Editor: Takanori Kawaguchi

Cancer Metastasis and Cancer Stem Cell/Niche

eBook: US $49 Special Offer (PDF + Printed Copy): US $113
Printed Copy: US $89
Library License: US $196
ISBN: 978-1-68108-348-3 (Print)
ISBN: 978-1-68108-347-6 (Online)
Year of Publication: 2016
DOI: 10.2174/97816810834761160101


A malignant tumor is an actively growing tissue, composed of cells derived from a single cell line that has undergone irreversible differentiation. These cells are invasive and also metastasize in the body, resulting in malignant cancer. Recent research suggests that a malignant tumor originates from cancer stem cells (CSC) accompanied with physiological niches.

Cancer Metastasis and Stem Cell/Niche explains the invasiveness and metastasis of cancer cells in the light of information gained from the CSC / niche theory. Five chapters present a review on the fundamental relationships between CSCs, their niche and metastasis, the regulation of cell surface glycan expression in CSCs, tumor endothelial cells and metastasis, toll-like receptor 4 (TLR4)-mediated premetastatic microenvironment, and in surgical cancer metastasis.

This monograph is intended as a primary reference on CSC research for physiologists, clinical oncologists, stem cell researchers and molecular biologists.

Indexed in: Book Citation Index, Science; BIOSIS Previews, EBSCO.


A malignant tumor is an actively growing tissue, composed of cells derived from a single cell that has undergone abnormal irreversible differentiation. These cells have two fundamental qualities: invasion and metastasis that induce the risk of cancer. Interestingly, recent researchers suggest that a malignant tumor is originated from cancer stem cells (CSC) accompanied with the niches. In this eBook, I would like to ask how the invasion and metastasis of cancer cells are explained by CSC theory and/or niche theory. The major points are as follows.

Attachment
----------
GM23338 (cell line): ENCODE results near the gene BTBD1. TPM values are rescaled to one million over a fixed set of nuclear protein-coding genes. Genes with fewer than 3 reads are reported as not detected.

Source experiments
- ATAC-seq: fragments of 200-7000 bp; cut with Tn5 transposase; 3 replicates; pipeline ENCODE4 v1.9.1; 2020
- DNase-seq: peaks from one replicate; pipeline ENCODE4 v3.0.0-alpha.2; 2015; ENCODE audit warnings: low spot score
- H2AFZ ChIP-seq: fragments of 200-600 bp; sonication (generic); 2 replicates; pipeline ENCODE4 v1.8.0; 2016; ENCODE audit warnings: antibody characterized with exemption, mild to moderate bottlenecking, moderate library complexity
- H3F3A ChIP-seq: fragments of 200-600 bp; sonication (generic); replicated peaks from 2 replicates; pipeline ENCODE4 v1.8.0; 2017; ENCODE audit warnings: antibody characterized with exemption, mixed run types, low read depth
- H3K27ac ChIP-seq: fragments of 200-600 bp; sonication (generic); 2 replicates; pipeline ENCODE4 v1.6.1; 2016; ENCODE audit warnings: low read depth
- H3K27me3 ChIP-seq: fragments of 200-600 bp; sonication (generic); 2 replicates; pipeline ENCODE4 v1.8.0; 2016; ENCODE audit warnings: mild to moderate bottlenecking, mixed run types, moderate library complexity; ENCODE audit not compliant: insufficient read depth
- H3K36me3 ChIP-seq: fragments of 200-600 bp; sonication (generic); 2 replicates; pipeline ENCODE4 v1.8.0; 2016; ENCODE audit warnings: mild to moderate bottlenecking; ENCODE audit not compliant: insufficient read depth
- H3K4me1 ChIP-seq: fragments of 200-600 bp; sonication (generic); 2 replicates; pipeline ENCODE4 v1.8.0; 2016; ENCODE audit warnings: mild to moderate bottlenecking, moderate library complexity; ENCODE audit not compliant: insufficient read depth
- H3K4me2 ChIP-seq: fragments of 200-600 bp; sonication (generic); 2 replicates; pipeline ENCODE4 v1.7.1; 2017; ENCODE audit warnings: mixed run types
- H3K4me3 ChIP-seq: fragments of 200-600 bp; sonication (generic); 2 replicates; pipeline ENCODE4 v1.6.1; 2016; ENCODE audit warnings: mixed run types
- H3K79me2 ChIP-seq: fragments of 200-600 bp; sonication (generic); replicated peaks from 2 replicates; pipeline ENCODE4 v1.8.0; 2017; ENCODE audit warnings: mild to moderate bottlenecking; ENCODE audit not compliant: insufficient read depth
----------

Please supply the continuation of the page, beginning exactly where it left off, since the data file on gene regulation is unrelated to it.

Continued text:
1. The fundamental aspects of cancer:
    1. The first point of discussion is about the CSC/ niche in carcinoma in situ lesion which appears in various types of cancer including breast and bladder cancers. Where is the niche corresponding to CSC in the above situation and what is the role of the niche in cancer progression?
    2. Cancer metastasis involves two characteristic occurrences: “organ preference metastasis” and “metastatic potential”. Can these metastatic characteristics be explained by CSC /niche theory well?
  2. Metastatic phenotypes:
    • The mechanisms of cancer metastasis include non-invasiveness (carcinoma in situ), lateral/side invasion, stromal invasion, intravasation, circulation, arrest, attachment, extravasation, early growth, growth, and sometimes secondary/tertiary metastasis. This is followed by cellular/molecular mechanisms including cellular adhesion molecules such as carbohydrates, chemotactic activity by producing pseudopodia and invadopodia, deformability/plasticity and cytostreaming of metastatic cancer cells, and survival of metastatic cancer cells in floating (substrate-independent condition). Can these phenotypes of metastatic cancer cells be explained by cancer stem cell theory?
  3. The goal of this study is clinical application of the knowledge obtained by CSC/niche theory. CSC/niche targets have important therapeutic implications. The role of CSC/ niche on therapies for the prevention, maintenance therapy, personalized care, and perhaps even integrative care of cancer will be discussed.

Takanori Kawaguchi
Division of Human Life Sciences
Fukushima Medical University School of Nursing
Fukushima, Japan
Department of Pathology
General Aizu Chuo Hospital
Fukushima, Japan


I make a grateful acknowledgement for Mrs. Michiko Hoshi, who works in preparation of this book.


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